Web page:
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Consuming RSS Feeds with Ruby, Page 2

  • March 11, 2008
  • By W. Jason Gilmore, W. Jason Gilmore
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Executing parserss.rb anew will produce the same output as before, in addition to output that looks like this:

<a href='http://www.wjgilmore.com/?p=39'>
   Great Rails Documentation Interface
</a>

Published on: Thu, 06 Mar 2008 11:09:50 -0500
I met local Rails guru Josh Schairbaum for lunch yesterday,
   and [...]
<a href='http://www.wjgilmore.com/?p=38'>
   Adding Multiple Markers with YM4R
</a>
Published on: Thu, 06 Mar 2008 09:39:29 -0500
Continuing the mini-series on Rails/YM4R and Google Maps, one of
   the most common problems [...]
<a href='http://www.wjgilmore.com/?p=37'>
   Changing the default Google Maps API Icon
</a>
Published on: Wed, 05 Mar 2008 09:52:28 -0500
I&#8217;m using Bill Eisenhauer&#8217;s awesome YM4R Rails [...]

Of course, you're free to apply liberal amounts of Ruby to the data before it's output. For instance, the default date format is not very user-friendly. One way to improve it is by using strftime, like so:

rss_html <<
   "Published on: #{item.date.strftime("%B %d, %Y")}
<br />"

This will result in the publication dates being formatted like this: March 05, 2008.

Dumping the Transformed RSS to an HTML file

Viewing the transformed RSS in a terminal window doesn't exactly improve your situation. Instead, you'll want to view the HTML in a browser. Fortunately, dumping the HTML to a file is easy. Just modify the previous code to look like this:

rss_html = ""

rss.items.each do |item|

   rss_html <<
      "<p><a href='#{item.link}'>#{item.title}
   </a><br />"

   rss_html <<
      "Published on: #{item.date.strftime("%B %d, %Y")}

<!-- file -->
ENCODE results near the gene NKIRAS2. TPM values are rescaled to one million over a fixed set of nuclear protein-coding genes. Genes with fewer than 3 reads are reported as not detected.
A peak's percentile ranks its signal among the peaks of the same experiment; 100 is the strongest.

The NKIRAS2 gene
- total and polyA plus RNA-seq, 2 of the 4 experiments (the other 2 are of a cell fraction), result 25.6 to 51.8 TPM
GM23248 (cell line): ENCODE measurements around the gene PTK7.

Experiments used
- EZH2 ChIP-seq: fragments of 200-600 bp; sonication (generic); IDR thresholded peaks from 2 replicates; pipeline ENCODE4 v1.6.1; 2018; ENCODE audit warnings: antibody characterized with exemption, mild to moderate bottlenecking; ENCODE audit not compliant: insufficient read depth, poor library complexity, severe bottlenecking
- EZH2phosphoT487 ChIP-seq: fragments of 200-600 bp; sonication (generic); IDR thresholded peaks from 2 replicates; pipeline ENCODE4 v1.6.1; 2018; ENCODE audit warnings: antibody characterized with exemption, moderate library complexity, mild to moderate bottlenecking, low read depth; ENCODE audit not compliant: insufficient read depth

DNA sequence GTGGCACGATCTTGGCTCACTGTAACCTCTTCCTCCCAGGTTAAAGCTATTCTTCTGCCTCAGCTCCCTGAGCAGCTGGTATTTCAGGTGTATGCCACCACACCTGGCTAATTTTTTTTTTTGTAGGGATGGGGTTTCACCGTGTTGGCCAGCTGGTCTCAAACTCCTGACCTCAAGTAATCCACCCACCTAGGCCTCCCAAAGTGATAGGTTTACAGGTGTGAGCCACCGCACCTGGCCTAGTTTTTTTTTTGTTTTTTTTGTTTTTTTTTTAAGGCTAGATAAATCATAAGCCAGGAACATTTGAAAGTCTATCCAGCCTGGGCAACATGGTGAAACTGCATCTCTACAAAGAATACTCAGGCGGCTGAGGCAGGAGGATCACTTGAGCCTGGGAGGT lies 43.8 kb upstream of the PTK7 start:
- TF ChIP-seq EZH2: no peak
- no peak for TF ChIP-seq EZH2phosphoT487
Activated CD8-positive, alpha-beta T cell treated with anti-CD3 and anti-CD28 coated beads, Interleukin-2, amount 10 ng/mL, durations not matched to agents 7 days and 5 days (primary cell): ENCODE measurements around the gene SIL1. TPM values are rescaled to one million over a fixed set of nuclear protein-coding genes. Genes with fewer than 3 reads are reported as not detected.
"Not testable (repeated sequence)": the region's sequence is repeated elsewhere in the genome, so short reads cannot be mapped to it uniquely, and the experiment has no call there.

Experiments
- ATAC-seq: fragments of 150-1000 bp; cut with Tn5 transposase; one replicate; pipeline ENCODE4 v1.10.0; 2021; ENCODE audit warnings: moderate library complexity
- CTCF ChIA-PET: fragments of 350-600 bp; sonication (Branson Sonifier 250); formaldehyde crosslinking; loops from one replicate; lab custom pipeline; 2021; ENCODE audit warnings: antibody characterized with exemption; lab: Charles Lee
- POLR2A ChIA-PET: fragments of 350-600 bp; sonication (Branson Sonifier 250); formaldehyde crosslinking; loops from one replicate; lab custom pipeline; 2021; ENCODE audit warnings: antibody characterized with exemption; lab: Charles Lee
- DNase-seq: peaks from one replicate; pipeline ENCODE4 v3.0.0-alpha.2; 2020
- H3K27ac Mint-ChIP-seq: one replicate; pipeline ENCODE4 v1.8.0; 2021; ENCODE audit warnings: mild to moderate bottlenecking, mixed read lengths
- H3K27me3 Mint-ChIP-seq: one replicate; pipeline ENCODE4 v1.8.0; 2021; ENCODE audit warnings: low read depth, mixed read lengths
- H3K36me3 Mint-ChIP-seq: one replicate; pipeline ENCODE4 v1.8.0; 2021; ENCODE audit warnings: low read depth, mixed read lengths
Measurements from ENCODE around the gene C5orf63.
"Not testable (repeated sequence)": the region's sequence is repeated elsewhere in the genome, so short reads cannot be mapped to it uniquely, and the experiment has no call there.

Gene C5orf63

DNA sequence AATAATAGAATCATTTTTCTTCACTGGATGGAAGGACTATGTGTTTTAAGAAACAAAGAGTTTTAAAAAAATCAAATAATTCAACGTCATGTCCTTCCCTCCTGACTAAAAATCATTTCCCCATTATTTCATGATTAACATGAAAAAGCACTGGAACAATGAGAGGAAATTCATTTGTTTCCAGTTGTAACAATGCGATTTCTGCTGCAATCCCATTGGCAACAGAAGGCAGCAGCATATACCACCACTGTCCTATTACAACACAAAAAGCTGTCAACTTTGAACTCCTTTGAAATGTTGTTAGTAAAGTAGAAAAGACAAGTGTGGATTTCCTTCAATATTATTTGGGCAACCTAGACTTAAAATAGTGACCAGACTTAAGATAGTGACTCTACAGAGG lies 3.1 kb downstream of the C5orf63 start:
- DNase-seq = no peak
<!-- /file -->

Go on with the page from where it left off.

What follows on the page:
<br />"
   rss_html << "#{item.description}</p>"

end

File.open("wjgilmore.html", "w") do |f|
   f.write rss_html
end

Execute this revised script and then load the file that has been created (wjgilmore.html) into your browser. You'll see output similar to that shown in the following screenshot.

Figure 1: Converting the RSS feed to HTML.

Sorting Feeds According to Date

Most RSS feeds are sorted according to descending date order (newest on top); however, occasionally you'll encounter a feed that doesn't comply. Logically, you'll want to ensure it conforms to this logical ordering, and so you will need to account for it within your script. Or, perhaps you would for some reason rather read the posts in order of oldest first. Using Ruby's sort! method, making sure the feeds are sorted in ascending orderm is very simple:

rss.items.sort! {|a,b| a.date <=> b.date}

If you want to sort them according to oldest first, just add the following line after the above:

rss.items.reverse!

Where to From Here?

With great web-based aggregators such as Google Reader at your disposal, there's little reason to re-invent the wheel and create your own. However, there remain countless possibilities for integrating feeds into your own web site, or creating a new application that helps users filter information more efficiently than ever before. Hopefully, this tutorial will serve as a catalyst for creating the next RSS-driven solution!

About the Author

W. Jason Gilmore is a freelance web developer, consultant, and technical writer. He's the author of several books, including the best-selling "Beginning PHP and MySQL 5: Novice to Professional, Second Edition" (Apress, 2006. 913pp.).





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